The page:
The International Federation of Journalists vigorously condemned today allegations linking journalists with LRA rebels made by the Uganda military, raising fears of prosecution under anti-terror law.
“The wild allegations against some of the most prominent journalists in the country are outrageous, especially because the anti-terrorism act still carries the death penalty for any act of terrorism” said Aidan White, IFJ General Secretary. “They are blatant efforts to systematically stifle voices of dissent and undermine journalists’ rights to report in Uganda”.
The spokesman of the Uganda People's Defence Forces (UPDF), Maj Shaban Bantariza, told a press Conference that Andrew Mwenda and Wanyama Wangah, journalists working with the independent The Monitor, were rebel collaborators. The military officer stated later in an interview with Radio Uganda that the army recovered the telephone contacts of the journalists from the body of an LRA commander, who was killed by UPDF in northern Uganda last week. He added that those mentioned should defend themselves because they are “dealing with terrorists”.
“It is shocking to see that the army has the audacity to make public and official such nonsense” said Stephen Ouma, General Secretary of the Uganda Journalists’ Union. “Journalists have never been accused by rebels of being government agents or spies because we receive daily email messages from the head of the Presidential Press Unit (PPU)”, he added.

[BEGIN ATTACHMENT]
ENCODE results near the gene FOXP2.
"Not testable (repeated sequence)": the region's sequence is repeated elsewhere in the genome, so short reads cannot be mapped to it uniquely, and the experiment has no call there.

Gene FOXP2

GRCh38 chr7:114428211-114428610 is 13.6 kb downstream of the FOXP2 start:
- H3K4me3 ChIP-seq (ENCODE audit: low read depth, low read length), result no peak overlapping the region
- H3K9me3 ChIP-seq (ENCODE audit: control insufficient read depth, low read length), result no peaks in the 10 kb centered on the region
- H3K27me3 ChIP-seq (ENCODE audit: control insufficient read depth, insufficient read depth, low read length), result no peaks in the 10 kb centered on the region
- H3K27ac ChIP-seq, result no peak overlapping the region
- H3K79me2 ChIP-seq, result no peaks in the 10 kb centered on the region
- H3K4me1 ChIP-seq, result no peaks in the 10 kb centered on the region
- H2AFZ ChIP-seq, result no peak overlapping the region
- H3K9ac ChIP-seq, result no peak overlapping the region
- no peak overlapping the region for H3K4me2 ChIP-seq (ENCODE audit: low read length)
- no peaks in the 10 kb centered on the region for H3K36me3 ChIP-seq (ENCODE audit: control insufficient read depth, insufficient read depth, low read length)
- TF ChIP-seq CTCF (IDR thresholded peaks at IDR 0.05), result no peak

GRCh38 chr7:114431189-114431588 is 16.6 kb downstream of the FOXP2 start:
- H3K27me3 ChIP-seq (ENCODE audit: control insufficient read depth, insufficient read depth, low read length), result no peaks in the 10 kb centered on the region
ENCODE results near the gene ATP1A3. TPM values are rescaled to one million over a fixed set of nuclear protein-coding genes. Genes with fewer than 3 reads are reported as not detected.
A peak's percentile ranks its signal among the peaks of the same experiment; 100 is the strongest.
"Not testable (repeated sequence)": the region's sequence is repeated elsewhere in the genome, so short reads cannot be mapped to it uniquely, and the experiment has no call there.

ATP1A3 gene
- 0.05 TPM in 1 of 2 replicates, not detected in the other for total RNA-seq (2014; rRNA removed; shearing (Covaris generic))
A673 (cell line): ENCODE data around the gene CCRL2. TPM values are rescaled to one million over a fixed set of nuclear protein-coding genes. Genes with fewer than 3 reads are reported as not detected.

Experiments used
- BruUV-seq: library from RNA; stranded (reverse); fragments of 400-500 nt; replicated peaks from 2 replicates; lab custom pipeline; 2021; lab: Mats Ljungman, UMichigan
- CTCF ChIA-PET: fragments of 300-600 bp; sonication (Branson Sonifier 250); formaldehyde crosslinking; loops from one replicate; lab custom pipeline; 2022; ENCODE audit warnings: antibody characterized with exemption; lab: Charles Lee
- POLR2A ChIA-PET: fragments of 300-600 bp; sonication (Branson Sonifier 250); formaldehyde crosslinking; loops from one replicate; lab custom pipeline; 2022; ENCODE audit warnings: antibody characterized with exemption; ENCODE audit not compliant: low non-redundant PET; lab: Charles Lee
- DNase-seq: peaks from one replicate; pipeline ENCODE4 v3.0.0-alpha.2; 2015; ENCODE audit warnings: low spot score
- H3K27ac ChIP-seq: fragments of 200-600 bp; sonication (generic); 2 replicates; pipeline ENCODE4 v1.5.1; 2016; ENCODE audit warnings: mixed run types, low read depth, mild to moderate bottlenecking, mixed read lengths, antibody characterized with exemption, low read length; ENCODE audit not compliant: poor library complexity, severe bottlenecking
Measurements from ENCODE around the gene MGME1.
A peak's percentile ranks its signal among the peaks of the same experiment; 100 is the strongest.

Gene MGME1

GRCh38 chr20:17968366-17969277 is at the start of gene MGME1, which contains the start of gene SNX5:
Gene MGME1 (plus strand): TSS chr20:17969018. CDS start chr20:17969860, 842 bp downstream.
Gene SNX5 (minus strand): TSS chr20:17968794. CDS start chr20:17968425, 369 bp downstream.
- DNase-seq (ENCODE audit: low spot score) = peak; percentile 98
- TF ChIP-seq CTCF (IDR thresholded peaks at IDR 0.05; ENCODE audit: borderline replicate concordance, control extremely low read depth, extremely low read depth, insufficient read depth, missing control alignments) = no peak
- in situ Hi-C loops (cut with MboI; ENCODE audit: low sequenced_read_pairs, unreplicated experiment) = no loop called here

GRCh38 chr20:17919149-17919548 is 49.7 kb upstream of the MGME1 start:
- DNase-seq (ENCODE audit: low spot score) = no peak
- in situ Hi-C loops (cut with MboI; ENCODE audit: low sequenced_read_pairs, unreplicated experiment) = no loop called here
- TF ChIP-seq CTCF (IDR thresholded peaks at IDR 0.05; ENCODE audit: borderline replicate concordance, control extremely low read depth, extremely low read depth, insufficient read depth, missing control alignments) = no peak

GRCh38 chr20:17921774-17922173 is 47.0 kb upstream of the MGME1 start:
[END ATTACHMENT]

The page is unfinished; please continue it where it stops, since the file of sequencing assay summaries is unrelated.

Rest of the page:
In March 2002, the Ugandan Parliament adopted an “anti-terrorism” bill, officially tabled before parliament in response to the September 11 attacks on the United States. The bill has been subject of much contention. No one yet has been charged under the anti-terrorism law but IFJ says the most endangered group in the prevailing circumstances are the journalists. The bill threatens the death penalty for any journalist publishing materials deemed to support terrorism.
“The biggest problem journalists face is that this threat to their impartiality and efforts to report independently and use different sources of information could jeopardise their position”, said Stephen Ouma. “Government will now and then charge journalists who talk to dissidents, opposition politicians or people with divergent views”.
The regime recently shut down dozens of privately-owned media outlets which could not pay for their operating permits, including communitarian radios.
“More than half of the radio of the country are affected by those stringent and unbalanced measures” said White. “This situation and the direct accusations against journalists represent a real threat against press freedom”.
The IFJ calls on the Ugandan authorities to condemn the allegations of Maj Shaban Bantariza, revoke the legal threats against journalists and stop harassment against independent media.
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The IFJ represents over 500,000 journalists in more than 100 countries.